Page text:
cancel
Showing results for 
Search instead for 
Did you mean: 

Do most people create a business for renting RV ?

Sonman
Day-tripper

I am preparing to begin renting my C Class this spring. My question is: do most people create a business (i.e. LLC or S company) for renting?

 

2 ACCEPTED SOLUTIONS

Kameron
Community Manager
Community Manager

Hi @Sonman welcome to the Outdoorsy owner community! I think the answer here is really a mixed bag. Many people will start renting as a sole proprietor with 1 rig and then expand from there if things go well and create an LLC down the road with multiple rigs. I just did a video interview in our Facebook group the other day with one of our favorite owners, they started with one and just kept adding rigs as they booked up and moved to an LLC fairly quickly. It also depends on your level of commitment and interest. Some will want to create their own business at some point while others are totally content-keeping things at 1 rig and have it booked up.

View solution in original post

ToddS
Day-tripper

If you have personal assets (home and other valuable assets) worth protecting beyond the liability protection offered as part of Outdoorsy’s insurances, then I would form at least an LLC even if you are just renting out one RV. Forming an LLC for your rental business will give you full personal liability protection. While LLCs are very easy to form, there are no tax savings and taxes may increase by forming an LLC for your rentals. Some states have a minimum LLC tax and you also can be liable for federal self-employment tax on profits under an LLC in addition to the income tax on the profits.  S-Corps can get around the self-employment tax and still give you full personal liability protection but are harder to set up and you have some extra annual filings.  It's always best to consult with your accountant or a lawyer.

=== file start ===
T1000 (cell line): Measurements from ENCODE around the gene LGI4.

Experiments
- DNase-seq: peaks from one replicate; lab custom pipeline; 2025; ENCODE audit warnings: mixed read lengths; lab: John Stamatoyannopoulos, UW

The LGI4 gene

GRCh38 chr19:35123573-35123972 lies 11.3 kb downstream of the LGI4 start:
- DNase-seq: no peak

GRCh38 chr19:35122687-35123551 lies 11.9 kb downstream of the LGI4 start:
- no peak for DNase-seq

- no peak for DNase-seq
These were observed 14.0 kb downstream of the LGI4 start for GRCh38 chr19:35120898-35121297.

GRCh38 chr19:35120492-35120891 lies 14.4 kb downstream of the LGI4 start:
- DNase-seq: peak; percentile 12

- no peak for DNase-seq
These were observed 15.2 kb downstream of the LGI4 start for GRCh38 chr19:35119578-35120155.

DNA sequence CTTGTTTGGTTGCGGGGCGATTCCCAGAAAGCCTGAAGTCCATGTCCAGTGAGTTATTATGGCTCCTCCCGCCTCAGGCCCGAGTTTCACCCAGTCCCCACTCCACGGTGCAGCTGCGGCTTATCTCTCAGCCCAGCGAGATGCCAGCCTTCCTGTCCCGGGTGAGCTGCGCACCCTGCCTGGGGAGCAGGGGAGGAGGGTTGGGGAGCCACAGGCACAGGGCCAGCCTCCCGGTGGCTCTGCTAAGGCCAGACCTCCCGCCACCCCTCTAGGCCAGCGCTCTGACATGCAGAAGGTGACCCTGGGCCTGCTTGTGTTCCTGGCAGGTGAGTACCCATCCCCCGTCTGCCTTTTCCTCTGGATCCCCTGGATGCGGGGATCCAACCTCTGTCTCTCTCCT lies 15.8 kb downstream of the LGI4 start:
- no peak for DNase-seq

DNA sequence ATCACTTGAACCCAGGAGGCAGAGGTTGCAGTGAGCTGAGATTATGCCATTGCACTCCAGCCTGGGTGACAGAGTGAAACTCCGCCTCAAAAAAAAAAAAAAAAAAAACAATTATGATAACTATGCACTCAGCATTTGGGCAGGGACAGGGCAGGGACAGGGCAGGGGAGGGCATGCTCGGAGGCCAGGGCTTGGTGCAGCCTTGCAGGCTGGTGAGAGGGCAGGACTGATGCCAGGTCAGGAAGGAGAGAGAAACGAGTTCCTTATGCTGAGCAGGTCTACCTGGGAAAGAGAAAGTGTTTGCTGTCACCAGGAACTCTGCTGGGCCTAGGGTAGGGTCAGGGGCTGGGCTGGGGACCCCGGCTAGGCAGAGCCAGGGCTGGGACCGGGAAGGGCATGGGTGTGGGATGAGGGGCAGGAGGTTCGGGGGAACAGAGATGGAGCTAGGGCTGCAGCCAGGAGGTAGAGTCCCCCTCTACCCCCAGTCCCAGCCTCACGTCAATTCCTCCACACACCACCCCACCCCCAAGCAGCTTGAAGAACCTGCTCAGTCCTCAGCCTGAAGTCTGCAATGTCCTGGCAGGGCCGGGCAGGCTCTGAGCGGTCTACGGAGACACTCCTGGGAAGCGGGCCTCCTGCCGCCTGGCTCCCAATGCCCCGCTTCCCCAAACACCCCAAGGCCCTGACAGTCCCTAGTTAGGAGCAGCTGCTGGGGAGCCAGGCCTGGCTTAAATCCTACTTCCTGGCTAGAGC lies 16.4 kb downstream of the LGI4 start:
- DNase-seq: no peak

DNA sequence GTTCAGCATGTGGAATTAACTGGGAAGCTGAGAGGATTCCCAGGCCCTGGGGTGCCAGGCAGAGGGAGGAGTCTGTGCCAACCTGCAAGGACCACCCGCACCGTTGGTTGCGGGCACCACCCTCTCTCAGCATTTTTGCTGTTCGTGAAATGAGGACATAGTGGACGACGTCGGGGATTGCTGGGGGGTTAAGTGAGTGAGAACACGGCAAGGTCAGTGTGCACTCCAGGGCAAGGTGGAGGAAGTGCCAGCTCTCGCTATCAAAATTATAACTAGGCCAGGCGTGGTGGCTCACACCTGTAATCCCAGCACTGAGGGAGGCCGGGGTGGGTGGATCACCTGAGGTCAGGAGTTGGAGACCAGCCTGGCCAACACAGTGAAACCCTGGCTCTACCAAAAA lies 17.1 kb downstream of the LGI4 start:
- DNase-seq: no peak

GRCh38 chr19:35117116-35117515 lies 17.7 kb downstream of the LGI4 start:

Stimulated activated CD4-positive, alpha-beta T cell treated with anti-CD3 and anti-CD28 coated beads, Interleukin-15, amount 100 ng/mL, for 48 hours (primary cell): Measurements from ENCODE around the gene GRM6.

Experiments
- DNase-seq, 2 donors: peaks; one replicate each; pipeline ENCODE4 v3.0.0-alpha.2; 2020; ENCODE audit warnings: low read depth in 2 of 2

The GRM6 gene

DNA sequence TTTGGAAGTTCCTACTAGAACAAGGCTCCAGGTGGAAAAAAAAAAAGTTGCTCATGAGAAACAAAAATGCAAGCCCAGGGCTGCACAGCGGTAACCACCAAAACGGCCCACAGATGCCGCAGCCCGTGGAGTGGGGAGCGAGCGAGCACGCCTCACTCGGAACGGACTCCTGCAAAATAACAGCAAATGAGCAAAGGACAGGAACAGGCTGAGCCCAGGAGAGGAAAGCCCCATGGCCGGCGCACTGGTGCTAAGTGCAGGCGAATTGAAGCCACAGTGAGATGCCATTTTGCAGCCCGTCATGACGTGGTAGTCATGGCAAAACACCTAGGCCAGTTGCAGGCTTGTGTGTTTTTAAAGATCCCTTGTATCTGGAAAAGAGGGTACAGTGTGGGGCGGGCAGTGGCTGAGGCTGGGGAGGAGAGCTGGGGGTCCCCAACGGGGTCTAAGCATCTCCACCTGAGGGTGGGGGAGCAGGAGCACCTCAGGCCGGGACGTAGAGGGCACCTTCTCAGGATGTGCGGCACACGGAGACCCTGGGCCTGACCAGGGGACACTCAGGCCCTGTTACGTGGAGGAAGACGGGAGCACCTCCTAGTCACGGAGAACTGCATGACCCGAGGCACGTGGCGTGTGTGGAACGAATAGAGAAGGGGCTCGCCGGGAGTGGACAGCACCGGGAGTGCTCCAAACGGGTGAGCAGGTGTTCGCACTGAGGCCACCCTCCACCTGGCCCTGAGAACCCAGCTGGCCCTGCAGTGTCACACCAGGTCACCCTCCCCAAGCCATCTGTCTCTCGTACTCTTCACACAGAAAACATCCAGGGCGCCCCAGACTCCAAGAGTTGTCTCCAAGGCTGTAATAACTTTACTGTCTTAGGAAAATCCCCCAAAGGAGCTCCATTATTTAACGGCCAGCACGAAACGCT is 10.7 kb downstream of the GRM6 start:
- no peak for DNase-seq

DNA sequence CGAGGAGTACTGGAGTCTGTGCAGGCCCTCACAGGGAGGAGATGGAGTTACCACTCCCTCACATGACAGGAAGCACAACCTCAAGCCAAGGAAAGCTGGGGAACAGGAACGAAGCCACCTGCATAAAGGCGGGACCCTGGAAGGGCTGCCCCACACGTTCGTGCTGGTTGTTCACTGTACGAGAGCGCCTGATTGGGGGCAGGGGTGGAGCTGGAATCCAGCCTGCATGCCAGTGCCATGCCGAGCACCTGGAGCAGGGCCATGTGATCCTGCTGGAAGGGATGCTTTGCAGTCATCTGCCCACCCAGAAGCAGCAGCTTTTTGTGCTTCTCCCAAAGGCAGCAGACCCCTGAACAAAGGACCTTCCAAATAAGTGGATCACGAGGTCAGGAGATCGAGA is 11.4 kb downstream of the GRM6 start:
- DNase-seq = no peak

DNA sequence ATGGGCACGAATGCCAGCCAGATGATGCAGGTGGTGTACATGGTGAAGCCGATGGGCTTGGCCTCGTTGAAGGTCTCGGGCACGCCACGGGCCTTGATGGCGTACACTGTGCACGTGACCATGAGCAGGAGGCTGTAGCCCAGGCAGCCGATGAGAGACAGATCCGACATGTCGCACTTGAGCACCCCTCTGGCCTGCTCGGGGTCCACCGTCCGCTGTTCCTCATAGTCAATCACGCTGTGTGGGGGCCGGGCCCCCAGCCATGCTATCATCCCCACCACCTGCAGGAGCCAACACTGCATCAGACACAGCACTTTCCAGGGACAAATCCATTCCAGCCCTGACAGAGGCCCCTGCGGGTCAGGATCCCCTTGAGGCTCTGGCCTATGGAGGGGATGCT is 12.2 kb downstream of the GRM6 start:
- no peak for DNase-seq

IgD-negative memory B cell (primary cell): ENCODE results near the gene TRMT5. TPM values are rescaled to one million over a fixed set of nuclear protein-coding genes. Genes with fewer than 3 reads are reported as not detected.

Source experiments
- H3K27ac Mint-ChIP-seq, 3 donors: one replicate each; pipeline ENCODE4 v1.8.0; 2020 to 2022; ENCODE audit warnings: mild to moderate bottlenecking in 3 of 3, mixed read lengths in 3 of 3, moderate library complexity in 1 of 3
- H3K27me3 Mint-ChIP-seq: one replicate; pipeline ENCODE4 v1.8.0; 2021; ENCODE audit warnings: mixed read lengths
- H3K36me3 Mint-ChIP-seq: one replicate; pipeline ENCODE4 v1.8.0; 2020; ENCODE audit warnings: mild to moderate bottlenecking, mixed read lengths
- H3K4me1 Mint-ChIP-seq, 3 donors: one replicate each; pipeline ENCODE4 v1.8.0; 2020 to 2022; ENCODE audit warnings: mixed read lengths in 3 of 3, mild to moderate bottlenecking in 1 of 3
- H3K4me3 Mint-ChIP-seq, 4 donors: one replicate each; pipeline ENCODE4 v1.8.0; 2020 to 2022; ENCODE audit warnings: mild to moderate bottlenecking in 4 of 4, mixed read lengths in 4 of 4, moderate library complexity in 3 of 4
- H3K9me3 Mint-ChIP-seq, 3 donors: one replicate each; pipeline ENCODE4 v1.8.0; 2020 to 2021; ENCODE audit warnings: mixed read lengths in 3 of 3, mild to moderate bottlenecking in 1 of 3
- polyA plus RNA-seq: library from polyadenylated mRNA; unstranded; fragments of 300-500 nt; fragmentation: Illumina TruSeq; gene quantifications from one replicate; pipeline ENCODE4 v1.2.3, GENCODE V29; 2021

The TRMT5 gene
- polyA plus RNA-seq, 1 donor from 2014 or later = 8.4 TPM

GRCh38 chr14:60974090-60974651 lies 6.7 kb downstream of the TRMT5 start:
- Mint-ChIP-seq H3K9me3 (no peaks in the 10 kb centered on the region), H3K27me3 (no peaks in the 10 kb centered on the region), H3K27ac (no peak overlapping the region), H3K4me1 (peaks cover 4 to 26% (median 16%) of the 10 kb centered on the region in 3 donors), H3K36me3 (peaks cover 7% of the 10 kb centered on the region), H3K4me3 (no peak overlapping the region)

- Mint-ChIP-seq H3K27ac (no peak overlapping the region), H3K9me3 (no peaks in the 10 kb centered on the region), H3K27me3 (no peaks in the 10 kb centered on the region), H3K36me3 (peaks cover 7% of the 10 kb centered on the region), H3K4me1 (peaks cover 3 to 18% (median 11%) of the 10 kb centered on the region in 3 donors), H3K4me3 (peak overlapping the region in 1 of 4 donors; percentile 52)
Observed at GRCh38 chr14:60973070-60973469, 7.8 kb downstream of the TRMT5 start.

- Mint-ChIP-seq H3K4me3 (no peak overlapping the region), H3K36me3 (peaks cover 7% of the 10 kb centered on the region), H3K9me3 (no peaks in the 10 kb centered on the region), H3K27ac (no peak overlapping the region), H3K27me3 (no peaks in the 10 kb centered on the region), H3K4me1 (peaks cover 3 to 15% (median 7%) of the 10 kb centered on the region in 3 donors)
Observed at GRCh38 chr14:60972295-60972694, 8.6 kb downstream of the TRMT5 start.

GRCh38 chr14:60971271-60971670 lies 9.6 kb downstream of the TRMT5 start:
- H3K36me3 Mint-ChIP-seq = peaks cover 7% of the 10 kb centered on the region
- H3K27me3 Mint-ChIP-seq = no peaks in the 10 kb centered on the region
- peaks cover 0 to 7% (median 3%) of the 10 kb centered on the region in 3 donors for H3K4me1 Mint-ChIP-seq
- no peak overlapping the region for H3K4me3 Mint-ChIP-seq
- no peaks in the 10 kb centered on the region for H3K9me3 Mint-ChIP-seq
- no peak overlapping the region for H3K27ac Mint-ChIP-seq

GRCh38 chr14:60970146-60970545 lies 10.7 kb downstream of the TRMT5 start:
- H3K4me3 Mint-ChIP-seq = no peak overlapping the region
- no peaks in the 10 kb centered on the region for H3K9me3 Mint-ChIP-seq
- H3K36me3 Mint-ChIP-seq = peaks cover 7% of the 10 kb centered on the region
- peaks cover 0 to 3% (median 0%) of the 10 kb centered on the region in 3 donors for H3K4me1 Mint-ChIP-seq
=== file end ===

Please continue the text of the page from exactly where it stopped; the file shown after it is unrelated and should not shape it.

Business financing for a personal RV that you intend to rent out is difficult to find and rates are usually higher than consumer notes. Most business financing will want at least a few years of financial statements and you will likely have to be an LLC, S-Corp, or some other business entity.  For one or a few RVs, I would stay with consumer financing.  If you are looking to buy multiple RVs at the same time and direct from the manufacturer, that is when you will need business financing.

View solution in original post

8 REPLIES 8

Kameron
Community Manager
Community Manager

Hi @Sonman welcome to the Outdoorsy owner community! I think the answer here is really a mixed bag. Many people will start renting as a sole proprietor with 1 rig and then expand from there if things go well and create an LLC down the road with multiple rigs. I just did a video interview in our Facebook group the other day with one of our favorite owners, they started with one and just kept adding rigs as they booked up and moved to an LLC fairly quickly. It also depends on your level of commitment and interest. Some will want to create their own business at some point while others are totally content-keeping things at 1 rig and have it booked up.

Hey Kameron,

Would it still be beneficial to register just one vehicle with an LLC right out the gate?

@LobstahMoney I wouldn't be the best person to say. I've reached out to one of our people here at Outdoorsy for some wisdom, stay tuned.